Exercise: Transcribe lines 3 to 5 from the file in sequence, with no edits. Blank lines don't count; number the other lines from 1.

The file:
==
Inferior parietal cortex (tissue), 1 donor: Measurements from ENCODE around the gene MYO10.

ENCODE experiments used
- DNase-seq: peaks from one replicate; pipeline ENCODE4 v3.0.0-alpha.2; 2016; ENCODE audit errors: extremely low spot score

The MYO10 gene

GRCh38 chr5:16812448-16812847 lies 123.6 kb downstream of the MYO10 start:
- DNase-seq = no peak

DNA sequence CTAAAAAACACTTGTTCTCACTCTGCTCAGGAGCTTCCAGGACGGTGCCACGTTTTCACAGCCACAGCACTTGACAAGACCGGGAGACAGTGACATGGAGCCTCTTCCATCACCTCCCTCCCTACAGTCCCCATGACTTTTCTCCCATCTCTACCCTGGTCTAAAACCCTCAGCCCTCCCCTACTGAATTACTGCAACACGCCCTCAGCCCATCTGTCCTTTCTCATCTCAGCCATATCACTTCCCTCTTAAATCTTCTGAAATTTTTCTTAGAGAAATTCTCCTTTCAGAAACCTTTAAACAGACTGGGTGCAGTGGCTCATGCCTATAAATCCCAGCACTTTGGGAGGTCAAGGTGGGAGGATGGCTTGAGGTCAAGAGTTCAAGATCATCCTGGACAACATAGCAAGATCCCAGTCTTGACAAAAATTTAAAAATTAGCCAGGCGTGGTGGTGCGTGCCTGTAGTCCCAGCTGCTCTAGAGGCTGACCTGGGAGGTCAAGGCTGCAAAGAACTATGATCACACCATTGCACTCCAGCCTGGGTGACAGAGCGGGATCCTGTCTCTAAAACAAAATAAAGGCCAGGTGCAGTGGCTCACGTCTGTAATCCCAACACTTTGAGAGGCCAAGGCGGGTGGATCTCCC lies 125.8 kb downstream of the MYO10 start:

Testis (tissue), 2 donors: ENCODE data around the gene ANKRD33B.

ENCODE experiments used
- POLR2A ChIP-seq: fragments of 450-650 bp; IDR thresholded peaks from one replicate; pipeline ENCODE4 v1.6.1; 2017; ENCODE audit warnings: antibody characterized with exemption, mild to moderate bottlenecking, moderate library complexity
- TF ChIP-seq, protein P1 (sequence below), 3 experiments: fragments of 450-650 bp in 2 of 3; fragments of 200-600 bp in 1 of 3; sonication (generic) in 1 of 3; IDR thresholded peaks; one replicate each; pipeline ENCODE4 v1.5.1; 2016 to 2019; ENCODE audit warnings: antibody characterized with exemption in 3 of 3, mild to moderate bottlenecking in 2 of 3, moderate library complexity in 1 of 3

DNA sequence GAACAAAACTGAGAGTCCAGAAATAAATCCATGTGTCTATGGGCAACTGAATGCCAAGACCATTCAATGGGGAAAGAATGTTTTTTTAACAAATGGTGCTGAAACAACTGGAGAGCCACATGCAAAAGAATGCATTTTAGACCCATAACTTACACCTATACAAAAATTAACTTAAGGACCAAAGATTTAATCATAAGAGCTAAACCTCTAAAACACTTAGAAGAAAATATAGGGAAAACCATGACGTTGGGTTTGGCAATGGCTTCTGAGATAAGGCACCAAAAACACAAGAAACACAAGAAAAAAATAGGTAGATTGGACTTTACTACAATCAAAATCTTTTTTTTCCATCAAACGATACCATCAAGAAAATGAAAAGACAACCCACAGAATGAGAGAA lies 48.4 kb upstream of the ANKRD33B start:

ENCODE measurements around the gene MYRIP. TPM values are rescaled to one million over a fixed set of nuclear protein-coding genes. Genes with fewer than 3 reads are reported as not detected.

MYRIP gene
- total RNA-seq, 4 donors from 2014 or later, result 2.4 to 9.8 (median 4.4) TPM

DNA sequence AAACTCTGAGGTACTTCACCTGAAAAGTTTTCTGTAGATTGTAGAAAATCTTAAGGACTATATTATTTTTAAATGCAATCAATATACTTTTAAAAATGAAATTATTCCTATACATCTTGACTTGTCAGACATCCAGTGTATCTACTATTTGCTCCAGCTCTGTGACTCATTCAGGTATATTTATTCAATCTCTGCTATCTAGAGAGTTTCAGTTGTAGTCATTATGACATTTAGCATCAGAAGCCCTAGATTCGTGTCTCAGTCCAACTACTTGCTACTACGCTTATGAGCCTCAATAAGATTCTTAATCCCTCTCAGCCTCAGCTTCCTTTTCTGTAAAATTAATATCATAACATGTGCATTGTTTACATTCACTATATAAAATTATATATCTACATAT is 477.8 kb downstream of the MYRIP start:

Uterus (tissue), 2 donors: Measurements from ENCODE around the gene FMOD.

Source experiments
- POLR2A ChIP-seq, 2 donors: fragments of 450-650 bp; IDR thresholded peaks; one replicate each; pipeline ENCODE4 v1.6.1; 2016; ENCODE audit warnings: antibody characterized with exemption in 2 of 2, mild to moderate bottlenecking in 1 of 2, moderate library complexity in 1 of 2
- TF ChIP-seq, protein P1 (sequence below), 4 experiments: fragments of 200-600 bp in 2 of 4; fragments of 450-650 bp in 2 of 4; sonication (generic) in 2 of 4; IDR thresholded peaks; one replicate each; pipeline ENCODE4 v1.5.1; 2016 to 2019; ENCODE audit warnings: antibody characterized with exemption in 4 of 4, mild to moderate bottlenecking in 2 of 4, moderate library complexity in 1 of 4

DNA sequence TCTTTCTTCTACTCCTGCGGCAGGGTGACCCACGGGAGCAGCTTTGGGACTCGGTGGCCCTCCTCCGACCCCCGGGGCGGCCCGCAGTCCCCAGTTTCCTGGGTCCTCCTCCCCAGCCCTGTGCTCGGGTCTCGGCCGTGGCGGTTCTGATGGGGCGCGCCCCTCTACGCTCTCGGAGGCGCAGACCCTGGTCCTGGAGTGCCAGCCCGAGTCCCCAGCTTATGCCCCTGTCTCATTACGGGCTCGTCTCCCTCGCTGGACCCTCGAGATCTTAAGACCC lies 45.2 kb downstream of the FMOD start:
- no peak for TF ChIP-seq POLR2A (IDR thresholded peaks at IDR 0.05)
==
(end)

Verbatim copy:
- DNase-seq: peaks from one replicate; pipeline ENCODE4 v3.0.0-alpha.2; 2016; ENCODE audit errors: extremely low spot score

The MYO10 gene

GRCh38 chr5:16812448-16812847 lies 123.6 kb downstream of the MYO10 start: